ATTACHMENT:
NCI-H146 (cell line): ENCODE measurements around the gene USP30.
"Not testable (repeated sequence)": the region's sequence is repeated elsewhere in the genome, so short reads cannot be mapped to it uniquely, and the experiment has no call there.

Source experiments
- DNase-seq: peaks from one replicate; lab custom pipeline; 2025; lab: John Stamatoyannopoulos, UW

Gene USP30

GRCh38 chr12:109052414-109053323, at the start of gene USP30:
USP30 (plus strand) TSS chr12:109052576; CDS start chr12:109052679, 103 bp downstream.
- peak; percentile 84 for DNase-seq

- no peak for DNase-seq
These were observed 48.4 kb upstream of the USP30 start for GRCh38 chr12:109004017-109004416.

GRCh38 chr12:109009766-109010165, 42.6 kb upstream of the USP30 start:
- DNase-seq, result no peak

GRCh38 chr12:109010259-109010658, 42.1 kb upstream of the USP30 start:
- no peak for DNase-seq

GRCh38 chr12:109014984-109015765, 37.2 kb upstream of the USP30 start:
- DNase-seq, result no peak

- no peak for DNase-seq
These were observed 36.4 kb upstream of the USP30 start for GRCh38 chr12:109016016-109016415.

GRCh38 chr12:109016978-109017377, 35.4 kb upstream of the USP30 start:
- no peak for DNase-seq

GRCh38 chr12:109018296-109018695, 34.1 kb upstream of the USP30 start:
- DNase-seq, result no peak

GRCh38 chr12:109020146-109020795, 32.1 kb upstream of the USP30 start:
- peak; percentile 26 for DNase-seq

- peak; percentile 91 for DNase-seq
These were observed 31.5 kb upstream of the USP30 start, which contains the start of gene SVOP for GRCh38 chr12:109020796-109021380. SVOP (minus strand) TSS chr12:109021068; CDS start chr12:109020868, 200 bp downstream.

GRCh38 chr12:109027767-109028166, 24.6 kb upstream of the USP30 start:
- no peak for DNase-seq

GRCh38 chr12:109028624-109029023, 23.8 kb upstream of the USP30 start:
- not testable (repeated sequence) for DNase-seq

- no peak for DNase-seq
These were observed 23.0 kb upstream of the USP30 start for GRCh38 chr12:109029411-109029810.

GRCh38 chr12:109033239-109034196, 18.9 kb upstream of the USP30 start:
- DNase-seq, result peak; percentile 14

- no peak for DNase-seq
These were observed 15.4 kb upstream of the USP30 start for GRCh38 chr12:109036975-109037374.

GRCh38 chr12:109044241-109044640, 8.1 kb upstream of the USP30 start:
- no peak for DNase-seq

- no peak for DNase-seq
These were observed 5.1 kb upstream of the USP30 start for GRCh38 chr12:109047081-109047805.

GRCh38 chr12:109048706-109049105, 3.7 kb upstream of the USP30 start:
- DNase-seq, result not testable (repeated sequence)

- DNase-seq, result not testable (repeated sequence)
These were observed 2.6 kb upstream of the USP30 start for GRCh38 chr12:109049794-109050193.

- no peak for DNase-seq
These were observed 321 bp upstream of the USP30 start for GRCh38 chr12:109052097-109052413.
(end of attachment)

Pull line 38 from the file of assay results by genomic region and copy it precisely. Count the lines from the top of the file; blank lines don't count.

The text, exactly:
- no peak for DNase-seq